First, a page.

Staff and user buy-in continues to be an important consideration, with champions in every office to train new staff in OpenGround and keep everyone up to date with advances. To help increase confidence and capability, CMW encourage OpenGround use for even small jobs, getting people into the mindset of best practice and understanding why it is important. 

“Using OpenGround for every job means that when they do the large 50 borehole job, they’ll know exactly what to do and they realise the time savings,” comments Craig Butterworth. “They can use the time to do more interesting things than typing data into boxes, freeing time for better analysis.” 

Sharing data for collaboration

Team members and clients were given access to data using customisable role-based permissions, accessed via a simple web browser using everyday software. Clients could quickly review their logs and visualisation was much enhanced, with the ability to zoom in and strip out individual boreholes, improving understanding and communication.

CMW Geosciences_2

A recent road project with the Greater Connect Alliance in Perth is a good example of how collaboration vastly improved. Using GIS data in the cloud, CMW was able to separate out Hydro and Geotech data and share it with the alliance stakeholders. Different stakeholders were able to import their data to the cloud and everyone could see live what they were uploading. 

Craig Butterworth comments, “Contractors were able to go in and look at the location and plan their traffic management. With the real-time login, clients could see what was being done and their designer could quickly get started. We were able to start creating geological models and schedule testing.”

OpenGround Data Collector

CMW are now using the OpenGround Data Collector to log data live to the cloud. With an earlier tablet system, CMW logged data at source and then synced to the cloud once back at base. With the Data Collector information is available straightaway for interrogation and analysis, saving more time and potentially costly returns to the field. 

Craig Butterworth comments, “We might notice that one team’s descriptions aren’t the same as another’s. We can pick up on that and do something about it to ensure consistency in approach across the job”. And then there are situations where you might want to drill deeper. With live logging the field staff have access to more senior personnel in the office who can view logs and collaborate more effectively to make critical decisions without delay or without terminating a hole too early.” 


The overarching benefit of the move to OpenGround has been reduced risk. This was quickly realised when the pandemic struck and working and collaborating remotely became the norm. Everyone could log into OpenGround and share their latest insights. Teams were able to work much more effectively from this single source of truth. 

Improved geotechnical data reliability

OpenGround gave teams access to federated data across connected applications using many devices, improving reliability and project efficiency. From a risk management perspective, CMW can now identify gaps in the data much more easily, highlight risk items, and assist in the planning of targeted ground investigations. 

Data is much more readily available from the source and can be quickly transferred to OpenGround, whether that’s loggers collecting data at drill rigs, cone penetration testing suppliers gathering data, or labs supplying test results. This streamlined approach means that geoscientists can spend more time looking at the data rather than organising it.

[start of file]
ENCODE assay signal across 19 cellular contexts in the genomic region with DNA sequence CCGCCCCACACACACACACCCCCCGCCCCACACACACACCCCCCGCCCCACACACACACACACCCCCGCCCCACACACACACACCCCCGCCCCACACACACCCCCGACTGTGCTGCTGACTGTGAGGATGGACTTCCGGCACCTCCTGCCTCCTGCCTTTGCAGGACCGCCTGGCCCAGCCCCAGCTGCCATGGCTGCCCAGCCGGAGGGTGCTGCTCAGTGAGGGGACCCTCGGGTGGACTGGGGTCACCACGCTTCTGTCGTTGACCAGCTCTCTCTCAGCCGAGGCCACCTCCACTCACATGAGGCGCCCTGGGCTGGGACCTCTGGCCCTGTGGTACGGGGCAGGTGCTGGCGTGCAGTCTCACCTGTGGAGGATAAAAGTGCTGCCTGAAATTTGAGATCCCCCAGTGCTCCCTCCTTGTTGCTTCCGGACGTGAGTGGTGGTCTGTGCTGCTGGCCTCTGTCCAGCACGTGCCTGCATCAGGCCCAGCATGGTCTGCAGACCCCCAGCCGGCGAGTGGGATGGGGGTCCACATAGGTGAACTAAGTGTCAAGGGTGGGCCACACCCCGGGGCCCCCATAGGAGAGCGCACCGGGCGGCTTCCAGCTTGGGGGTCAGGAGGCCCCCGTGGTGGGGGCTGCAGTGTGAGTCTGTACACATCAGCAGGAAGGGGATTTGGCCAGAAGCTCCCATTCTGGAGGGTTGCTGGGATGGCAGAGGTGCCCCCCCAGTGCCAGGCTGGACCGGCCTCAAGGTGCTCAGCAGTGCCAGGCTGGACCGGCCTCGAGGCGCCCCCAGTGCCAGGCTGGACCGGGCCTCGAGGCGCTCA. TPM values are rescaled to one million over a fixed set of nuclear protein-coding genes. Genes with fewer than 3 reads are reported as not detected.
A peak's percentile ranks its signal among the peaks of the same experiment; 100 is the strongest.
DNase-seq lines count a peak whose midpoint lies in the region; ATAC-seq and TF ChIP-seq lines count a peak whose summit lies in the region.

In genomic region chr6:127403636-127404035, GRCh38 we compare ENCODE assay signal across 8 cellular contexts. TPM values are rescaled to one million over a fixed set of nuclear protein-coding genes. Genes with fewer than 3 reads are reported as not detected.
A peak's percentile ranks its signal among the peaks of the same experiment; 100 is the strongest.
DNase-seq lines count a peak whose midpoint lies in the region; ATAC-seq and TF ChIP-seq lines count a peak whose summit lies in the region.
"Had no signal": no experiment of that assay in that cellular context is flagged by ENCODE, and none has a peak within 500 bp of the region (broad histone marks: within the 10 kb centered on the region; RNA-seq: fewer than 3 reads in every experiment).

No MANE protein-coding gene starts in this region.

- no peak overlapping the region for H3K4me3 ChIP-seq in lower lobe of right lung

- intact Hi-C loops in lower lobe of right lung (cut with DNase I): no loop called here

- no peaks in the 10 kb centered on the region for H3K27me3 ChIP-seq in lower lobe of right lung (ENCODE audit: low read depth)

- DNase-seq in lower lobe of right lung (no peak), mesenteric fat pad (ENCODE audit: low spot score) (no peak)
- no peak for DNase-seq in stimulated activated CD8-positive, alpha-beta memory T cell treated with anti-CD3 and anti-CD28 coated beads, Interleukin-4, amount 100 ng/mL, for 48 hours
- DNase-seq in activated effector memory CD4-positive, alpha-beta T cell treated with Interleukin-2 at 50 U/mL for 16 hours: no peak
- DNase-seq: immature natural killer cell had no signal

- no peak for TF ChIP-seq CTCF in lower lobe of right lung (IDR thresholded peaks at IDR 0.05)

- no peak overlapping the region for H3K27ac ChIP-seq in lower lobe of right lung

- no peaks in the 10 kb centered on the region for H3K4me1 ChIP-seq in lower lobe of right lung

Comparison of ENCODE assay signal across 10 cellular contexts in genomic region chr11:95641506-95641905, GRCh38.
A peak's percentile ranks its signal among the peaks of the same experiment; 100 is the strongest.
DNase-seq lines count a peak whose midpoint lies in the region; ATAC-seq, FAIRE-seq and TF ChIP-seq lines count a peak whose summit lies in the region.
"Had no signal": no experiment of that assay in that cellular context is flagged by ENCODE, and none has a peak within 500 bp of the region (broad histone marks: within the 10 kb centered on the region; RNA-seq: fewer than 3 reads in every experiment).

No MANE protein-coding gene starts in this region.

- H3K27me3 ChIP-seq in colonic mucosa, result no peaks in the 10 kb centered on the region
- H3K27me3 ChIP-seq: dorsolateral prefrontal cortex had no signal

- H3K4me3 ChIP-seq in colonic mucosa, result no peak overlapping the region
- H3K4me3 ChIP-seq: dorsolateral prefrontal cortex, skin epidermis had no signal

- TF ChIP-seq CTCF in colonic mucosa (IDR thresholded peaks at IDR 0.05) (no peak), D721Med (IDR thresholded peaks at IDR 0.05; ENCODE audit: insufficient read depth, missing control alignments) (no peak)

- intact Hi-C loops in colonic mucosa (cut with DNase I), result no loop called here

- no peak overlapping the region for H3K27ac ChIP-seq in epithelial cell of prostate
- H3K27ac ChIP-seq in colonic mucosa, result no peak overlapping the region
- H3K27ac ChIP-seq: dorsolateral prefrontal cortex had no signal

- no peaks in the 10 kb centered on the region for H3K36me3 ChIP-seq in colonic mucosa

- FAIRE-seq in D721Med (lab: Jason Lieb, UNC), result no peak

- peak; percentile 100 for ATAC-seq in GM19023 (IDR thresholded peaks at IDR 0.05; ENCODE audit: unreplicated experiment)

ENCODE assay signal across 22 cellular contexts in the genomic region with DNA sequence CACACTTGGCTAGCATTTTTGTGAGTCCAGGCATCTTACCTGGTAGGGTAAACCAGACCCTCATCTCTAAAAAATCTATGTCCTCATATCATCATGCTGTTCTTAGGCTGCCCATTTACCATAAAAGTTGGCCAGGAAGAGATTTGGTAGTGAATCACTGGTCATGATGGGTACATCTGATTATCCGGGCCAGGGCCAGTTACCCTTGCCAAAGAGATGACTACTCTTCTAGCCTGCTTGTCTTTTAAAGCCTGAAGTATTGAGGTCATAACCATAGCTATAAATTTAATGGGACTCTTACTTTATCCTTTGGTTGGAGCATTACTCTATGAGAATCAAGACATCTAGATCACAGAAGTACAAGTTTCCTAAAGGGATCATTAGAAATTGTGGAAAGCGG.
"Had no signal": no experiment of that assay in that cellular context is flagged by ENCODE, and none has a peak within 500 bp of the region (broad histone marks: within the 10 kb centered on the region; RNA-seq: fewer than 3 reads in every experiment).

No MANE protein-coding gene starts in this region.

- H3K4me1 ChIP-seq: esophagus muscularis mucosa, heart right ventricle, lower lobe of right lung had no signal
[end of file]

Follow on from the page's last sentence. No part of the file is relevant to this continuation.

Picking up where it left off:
These efficiencies save time and accelerate project efficiency. CMW are also more competitive, passing on savings in the tender process as repetitive tasks are eradicated. 

Improved operational efficiency

Since moving to the cloud, CMW now literally only need a phone and a laptop to start a new office. This means reduced capital investment and lowered risk with more targeted IT support to improve processes. 

From a quality assurance and compliance perspective, CMW are avoiding duplication and the risk of error. Everyone works from the same templates and CMW can consistently roll out any changes needed to everyone. This also means data can be easily audited. 

Open digital workflows

Teams collaborate whether they are collecting data in the field, reporting, managing, or integrating data with their design or analysis software. The platform has several connected applications to provide team members with the tools they need in a modern, intuitive environment. OpenGround is part of Seequent’s Geotechnical portfolio that includes GeoStudio and PLAXIS. As Seequent is now part of the Bentley family, there are multiple opportunities for integration with leading solutions to facilitate open digital workflows across the entire lifecycle of a project. 

Craig Butterworth comments, “We’re already linking with Leapfrog Works, but this is only going to improve as there is more integration between Seequent and Bentley solutions. We can now update models as data in the cloud is updated.”

CMW Geosciences_1

OpenGround is also able to handle open data formats for transferring geotechnical and geoenvironmental data between parties. CMW are already seeing the benefits of this with increasing demand for the Association of Geotechnical and Geoenvironmental Specialists (AGS) data format, the industry-standard exchange format for geotechnical data in the UK and Australia. 

“AGS is hugely important in enabling supplier and clients to easily share data across different software,” explains Craig Butterworth. 

Craig Butterworth concludes, “The OpenGround team were our partners, working closely to ensure a smooth transition. We’re committed to technical excellence and application throughout the full project life cycle, and OpenGround is helping us realise our goals.”

Relevant Tags

Atualmente, usar FEM como ferramenta na engenharia geotécnica é extremamente útil para a análise dos mecanismos de ruptura e fatores ...
Si bien los métodos convencionales han jugado un papel importante en el análisis geotécnico, a menudo se basan en suposiciones ...
In order to obtain stresses and deformations in a geotechnical analysis, finite element analyses require stiffness parameters in addition to ...